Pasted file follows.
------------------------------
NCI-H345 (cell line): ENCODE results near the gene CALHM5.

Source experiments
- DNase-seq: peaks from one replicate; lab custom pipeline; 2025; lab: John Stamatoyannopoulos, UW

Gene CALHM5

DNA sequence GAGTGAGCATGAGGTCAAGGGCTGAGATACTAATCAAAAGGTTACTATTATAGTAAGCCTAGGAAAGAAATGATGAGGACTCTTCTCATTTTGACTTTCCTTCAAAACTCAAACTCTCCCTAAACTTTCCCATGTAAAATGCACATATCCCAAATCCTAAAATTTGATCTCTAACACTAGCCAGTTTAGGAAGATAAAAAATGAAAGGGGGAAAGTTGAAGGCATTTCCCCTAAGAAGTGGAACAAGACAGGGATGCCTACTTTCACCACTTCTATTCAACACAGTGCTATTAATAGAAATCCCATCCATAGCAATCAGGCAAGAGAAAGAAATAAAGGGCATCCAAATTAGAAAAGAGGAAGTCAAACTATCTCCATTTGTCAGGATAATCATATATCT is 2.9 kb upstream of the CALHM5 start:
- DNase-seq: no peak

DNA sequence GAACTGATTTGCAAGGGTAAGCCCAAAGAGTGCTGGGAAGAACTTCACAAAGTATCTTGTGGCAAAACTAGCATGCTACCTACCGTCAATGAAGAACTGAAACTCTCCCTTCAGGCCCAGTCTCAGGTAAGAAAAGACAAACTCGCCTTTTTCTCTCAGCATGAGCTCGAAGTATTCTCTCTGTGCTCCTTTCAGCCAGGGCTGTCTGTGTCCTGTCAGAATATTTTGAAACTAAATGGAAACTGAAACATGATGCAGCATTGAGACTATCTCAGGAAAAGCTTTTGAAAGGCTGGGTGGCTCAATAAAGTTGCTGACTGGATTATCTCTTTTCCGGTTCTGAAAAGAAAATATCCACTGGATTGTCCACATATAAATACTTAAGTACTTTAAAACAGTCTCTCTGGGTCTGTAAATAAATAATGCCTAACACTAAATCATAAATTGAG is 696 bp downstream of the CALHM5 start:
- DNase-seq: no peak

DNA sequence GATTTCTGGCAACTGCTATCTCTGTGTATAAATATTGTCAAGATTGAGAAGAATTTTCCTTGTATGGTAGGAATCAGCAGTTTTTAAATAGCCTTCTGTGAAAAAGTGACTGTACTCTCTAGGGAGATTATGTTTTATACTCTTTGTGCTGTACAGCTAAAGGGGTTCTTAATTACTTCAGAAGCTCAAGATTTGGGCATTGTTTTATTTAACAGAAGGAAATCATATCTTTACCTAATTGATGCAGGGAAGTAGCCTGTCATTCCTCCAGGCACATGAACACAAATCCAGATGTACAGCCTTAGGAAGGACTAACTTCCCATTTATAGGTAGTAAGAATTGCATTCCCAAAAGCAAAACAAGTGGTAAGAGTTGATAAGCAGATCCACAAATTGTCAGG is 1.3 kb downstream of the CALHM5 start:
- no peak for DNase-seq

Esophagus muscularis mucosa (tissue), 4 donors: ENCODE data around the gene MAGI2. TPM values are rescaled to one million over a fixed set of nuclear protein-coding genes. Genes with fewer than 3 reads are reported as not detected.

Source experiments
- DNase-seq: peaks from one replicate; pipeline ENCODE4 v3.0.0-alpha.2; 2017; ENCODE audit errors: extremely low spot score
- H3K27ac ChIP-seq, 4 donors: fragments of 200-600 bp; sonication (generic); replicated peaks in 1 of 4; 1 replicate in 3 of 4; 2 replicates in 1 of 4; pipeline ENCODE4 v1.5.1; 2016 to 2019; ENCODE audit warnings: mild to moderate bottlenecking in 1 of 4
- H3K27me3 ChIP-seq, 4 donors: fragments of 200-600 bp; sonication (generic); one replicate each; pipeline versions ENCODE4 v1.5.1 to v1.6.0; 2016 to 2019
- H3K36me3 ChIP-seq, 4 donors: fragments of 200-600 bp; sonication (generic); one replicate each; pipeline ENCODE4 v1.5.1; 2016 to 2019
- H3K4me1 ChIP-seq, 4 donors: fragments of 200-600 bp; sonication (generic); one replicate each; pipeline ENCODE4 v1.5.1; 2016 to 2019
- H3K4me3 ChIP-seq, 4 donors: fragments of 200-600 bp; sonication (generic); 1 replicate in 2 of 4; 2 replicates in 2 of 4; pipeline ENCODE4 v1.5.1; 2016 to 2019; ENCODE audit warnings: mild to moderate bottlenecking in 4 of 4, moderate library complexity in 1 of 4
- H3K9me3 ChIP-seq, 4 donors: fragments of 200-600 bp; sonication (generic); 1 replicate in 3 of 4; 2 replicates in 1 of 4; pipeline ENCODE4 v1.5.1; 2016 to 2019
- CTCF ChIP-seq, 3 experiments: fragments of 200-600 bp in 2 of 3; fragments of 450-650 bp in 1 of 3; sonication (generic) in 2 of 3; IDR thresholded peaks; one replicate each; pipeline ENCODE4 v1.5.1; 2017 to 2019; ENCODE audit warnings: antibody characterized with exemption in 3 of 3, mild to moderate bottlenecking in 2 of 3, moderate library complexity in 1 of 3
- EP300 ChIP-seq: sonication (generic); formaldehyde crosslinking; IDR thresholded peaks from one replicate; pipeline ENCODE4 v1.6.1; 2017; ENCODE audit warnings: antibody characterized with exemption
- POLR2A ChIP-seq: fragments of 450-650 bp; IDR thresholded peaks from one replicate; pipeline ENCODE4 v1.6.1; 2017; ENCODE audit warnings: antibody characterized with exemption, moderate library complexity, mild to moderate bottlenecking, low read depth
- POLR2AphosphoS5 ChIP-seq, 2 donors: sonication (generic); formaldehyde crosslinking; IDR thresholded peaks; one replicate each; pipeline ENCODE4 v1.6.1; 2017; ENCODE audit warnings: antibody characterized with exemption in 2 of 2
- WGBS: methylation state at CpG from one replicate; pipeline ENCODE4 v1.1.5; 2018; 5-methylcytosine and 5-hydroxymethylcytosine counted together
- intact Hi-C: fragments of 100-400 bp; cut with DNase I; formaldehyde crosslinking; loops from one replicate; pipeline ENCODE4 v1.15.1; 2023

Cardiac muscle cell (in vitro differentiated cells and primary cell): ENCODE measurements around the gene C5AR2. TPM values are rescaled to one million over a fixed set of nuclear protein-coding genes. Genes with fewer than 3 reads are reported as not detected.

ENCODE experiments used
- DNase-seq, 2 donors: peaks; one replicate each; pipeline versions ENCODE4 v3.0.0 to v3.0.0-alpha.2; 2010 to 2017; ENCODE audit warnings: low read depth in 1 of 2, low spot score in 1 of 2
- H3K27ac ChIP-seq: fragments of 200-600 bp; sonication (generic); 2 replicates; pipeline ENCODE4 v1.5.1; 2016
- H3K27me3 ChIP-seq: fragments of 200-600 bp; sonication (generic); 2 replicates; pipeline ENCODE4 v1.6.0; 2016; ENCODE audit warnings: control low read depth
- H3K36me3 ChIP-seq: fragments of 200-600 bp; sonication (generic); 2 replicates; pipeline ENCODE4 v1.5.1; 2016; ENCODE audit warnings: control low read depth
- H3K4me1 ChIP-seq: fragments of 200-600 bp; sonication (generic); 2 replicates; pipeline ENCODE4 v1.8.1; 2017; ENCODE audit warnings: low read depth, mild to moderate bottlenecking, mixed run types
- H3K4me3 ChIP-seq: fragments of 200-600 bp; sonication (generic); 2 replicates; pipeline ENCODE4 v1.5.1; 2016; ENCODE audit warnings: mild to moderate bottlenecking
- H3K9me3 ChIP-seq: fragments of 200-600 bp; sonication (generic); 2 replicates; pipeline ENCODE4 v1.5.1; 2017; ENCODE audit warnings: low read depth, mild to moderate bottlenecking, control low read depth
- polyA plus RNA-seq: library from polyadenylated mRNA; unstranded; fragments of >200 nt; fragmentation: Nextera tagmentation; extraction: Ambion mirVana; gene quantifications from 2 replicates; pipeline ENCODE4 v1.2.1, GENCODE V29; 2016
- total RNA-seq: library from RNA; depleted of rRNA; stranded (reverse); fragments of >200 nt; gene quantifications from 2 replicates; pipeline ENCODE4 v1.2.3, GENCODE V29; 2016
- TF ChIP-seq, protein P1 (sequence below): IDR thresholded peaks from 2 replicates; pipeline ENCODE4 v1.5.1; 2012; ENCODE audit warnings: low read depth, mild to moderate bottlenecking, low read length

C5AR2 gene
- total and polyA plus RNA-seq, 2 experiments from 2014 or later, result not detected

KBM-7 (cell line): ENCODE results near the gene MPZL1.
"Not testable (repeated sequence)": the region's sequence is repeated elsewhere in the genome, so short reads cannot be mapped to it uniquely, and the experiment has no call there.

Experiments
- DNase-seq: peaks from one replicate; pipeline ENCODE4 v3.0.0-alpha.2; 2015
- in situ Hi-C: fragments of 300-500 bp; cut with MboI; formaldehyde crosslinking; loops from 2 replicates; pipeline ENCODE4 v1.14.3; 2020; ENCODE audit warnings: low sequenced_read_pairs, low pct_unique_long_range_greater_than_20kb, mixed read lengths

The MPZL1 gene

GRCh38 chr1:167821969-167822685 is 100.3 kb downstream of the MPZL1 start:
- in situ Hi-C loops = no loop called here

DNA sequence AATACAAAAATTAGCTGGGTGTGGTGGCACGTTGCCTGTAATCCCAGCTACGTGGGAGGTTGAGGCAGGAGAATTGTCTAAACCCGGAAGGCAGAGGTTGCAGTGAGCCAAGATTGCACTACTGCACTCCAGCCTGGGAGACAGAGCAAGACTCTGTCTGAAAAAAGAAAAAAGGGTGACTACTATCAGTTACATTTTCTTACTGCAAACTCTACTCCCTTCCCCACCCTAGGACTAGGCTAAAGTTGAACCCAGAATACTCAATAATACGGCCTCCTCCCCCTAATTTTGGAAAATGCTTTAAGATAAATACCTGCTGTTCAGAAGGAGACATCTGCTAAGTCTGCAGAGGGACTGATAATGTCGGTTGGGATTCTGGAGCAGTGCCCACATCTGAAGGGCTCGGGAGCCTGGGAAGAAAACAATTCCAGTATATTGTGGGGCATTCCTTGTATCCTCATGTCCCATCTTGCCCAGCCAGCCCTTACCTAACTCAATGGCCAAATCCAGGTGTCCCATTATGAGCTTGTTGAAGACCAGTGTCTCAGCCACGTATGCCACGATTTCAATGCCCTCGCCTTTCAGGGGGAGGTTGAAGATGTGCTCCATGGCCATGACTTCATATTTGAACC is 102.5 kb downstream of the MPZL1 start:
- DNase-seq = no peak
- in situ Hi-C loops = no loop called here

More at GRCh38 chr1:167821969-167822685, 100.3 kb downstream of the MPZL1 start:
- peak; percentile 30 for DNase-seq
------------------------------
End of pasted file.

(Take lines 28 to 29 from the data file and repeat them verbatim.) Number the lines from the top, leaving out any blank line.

- DNase-seq, 2 donors: peaks; one replicate each; pipeline versions ENCODE4 v3.0.0 to v3.0.0-alpha.2; 2010 to 2017; ENCODE audit warnings: low read depth in 1 of 2, low spot score in 1 of 2
- H3K27ac ChIP-seq: fragments of 200-600 bp; sonication (generic); 2 replicates; pipeline ENCODE4 v1.5.1; 2016